Ian Lane

Sculpture Mobiles - Level Headed

Ian Lane has been developing database applications for some 35 years. Before that, he spent 15 years engineering and management in the Australian automotive industry.

Graduated Bachelor of Mechanical Engineering (BE) from the University of Auckland, New Zealand.

I bought my first computer in 1982 - a Commodore 64, from Toys R Us. A toy it was not. I learned Visual Basic and Comal, a structured programming language on that machine. That was in the MS DOS days, prior to Windows. Later, I developed appplications in dBase (Quicksilver), MS Access, then began .Net around 2001 when it was still in Beta.

A self starter, conscientious, I am a sound, persistent, disciplined programmer, exacting high standards in code structure, performance, efficiency, data integrity, user considerations. Often complimented on ability to assess client's business of which I very often have little prior experience.

I am always looking for new and interesting
Internet/Database projects
New projects or revisions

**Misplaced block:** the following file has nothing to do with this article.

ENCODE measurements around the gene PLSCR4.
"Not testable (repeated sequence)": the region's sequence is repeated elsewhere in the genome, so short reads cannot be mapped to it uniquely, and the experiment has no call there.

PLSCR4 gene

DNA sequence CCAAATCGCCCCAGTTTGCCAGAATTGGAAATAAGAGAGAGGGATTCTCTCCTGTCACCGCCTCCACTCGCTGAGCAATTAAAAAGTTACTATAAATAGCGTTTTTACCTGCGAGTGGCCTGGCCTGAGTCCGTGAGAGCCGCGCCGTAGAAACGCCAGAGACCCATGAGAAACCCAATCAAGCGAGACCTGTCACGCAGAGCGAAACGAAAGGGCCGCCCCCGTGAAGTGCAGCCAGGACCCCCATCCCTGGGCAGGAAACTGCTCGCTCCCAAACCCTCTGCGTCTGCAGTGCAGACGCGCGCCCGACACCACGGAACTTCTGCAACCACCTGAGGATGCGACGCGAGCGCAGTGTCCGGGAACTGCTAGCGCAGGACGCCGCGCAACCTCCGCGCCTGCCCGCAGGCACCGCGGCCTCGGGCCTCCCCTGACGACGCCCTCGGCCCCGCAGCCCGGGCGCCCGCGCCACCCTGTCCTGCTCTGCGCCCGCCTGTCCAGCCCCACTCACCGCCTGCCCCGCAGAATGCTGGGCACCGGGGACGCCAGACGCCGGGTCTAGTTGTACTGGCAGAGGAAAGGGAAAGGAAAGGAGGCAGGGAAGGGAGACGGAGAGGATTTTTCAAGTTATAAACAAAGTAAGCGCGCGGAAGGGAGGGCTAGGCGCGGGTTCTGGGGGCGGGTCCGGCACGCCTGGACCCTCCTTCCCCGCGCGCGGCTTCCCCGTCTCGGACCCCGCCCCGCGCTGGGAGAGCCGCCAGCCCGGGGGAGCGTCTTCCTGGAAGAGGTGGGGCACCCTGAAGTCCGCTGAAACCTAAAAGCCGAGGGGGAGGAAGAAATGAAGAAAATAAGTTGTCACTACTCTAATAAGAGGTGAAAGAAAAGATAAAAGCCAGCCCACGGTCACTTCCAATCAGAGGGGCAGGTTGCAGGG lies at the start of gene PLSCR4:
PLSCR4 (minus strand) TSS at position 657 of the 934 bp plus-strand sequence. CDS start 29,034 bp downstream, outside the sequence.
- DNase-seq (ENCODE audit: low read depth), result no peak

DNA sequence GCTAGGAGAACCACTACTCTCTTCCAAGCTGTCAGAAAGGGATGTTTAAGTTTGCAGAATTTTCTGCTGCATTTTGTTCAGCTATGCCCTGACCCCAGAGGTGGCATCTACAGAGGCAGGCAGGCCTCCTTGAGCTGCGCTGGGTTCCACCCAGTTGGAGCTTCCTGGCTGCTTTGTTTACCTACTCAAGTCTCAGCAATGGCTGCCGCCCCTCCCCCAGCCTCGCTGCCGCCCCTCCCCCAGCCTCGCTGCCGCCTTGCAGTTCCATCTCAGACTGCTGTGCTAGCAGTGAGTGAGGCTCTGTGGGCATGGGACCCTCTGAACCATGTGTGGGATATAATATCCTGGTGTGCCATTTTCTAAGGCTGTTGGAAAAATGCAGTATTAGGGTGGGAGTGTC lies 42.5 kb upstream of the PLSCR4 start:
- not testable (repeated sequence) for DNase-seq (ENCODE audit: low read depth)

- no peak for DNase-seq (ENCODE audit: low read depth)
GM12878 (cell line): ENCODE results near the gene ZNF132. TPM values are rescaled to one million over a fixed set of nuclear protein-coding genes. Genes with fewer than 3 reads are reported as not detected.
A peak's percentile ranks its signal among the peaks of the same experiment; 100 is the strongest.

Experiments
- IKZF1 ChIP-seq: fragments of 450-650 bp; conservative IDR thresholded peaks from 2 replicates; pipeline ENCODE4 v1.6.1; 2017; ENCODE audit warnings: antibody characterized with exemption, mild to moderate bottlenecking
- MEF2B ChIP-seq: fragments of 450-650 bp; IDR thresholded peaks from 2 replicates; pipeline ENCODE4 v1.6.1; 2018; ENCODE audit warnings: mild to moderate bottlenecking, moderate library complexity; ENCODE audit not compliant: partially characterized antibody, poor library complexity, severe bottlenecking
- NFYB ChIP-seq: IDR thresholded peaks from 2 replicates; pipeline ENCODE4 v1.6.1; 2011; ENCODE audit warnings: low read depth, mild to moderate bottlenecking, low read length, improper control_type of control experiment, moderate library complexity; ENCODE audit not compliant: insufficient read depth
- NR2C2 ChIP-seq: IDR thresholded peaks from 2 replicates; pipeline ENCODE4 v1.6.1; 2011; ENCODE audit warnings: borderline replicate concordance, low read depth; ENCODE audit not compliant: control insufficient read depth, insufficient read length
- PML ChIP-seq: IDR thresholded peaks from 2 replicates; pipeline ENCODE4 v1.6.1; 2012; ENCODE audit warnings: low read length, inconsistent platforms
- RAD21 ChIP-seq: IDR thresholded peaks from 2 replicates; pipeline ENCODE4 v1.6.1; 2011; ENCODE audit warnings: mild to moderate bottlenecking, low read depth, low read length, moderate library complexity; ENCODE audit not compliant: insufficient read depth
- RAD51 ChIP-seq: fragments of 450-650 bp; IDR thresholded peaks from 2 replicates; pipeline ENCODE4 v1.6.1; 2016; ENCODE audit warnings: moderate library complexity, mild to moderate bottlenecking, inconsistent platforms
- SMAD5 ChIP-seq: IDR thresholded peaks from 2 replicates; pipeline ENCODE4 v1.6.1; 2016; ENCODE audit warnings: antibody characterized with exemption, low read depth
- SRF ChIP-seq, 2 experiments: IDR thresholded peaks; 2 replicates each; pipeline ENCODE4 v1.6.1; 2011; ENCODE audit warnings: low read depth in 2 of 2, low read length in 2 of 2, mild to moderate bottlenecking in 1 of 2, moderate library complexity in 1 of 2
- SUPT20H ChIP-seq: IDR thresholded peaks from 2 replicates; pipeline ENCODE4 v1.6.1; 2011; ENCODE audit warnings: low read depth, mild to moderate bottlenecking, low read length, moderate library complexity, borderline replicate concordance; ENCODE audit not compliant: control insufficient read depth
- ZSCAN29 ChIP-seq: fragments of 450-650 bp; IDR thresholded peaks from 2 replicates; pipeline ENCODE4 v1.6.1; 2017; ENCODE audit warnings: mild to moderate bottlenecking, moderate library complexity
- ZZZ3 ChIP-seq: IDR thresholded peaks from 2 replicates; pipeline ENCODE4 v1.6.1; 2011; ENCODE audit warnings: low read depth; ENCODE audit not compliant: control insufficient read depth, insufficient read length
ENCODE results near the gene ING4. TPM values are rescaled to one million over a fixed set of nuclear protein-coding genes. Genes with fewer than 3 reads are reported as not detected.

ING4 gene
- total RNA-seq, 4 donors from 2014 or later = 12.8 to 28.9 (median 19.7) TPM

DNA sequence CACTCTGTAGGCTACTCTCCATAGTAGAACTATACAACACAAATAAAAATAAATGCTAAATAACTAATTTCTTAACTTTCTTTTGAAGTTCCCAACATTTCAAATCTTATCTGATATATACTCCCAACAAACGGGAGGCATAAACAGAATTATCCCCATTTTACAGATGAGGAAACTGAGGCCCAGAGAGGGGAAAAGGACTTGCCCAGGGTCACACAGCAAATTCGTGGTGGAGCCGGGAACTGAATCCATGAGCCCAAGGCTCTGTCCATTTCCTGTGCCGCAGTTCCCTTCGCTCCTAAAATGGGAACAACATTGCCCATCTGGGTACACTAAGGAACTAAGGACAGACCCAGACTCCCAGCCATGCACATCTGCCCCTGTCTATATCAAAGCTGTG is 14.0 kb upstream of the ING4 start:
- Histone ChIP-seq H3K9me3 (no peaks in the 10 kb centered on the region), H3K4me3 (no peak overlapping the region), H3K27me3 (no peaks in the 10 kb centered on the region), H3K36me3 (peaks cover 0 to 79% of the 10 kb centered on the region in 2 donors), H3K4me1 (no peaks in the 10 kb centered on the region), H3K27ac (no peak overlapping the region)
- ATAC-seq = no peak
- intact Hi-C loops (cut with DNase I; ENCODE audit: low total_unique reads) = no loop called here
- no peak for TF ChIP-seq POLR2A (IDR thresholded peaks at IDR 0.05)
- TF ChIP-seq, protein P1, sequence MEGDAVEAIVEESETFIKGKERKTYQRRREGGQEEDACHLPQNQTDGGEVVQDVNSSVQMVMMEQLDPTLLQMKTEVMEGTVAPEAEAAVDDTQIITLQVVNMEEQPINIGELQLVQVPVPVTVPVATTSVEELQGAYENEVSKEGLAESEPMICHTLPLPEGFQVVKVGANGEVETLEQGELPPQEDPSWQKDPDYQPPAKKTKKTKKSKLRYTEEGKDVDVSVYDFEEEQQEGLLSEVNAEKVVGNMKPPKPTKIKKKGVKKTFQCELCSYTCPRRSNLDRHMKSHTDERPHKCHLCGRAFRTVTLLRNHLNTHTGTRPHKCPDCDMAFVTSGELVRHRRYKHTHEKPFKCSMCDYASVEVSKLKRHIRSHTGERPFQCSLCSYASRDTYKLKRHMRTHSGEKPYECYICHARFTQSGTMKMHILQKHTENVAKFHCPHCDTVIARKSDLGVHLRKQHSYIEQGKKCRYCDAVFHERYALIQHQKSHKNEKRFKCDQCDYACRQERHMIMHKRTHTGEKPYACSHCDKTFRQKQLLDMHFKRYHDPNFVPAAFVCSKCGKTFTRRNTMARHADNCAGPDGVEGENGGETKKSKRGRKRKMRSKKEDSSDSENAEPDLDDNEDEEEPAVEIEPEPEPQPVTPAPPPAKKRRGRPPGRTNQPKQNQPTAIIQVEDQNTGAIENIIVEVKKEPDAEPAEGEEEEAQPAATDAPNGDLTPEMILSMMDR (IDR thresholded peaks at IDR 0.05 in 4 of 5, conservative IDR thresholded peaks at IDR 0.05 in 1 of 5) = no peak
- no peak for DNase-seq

Residual income

 

Automatic Transmission Engineering 1965-1979 Employed by the Borg Warner Corporation in Australia. Held position of Manager Transmission Products. Managed and directed product design engineering team.

It was a boyhood dream come true; to work on transmissions that would change gears by themselves. In 1965, I found myself in the right place at the right time.
The Australian government had established local content rules to encourage the auto industry to manufacture locally. Borg Warner in Sydney had won a contract to supply Ford with automatic transmissions.
An automatic transmission engineer had arrived from Detroit to head up the division for 5 years. I was next to join and after the 5 years took over all of the automatic transmission product engineering.

Customers expanded to Ford, Chrysler, Nissan, Toyota, Peugeot.

Borg Warner sold its automatic division a long time ago. Sadly now the whole industry has shut down, acknowledging the reality that the low volume in Australia just cannot compete with the world wide industry.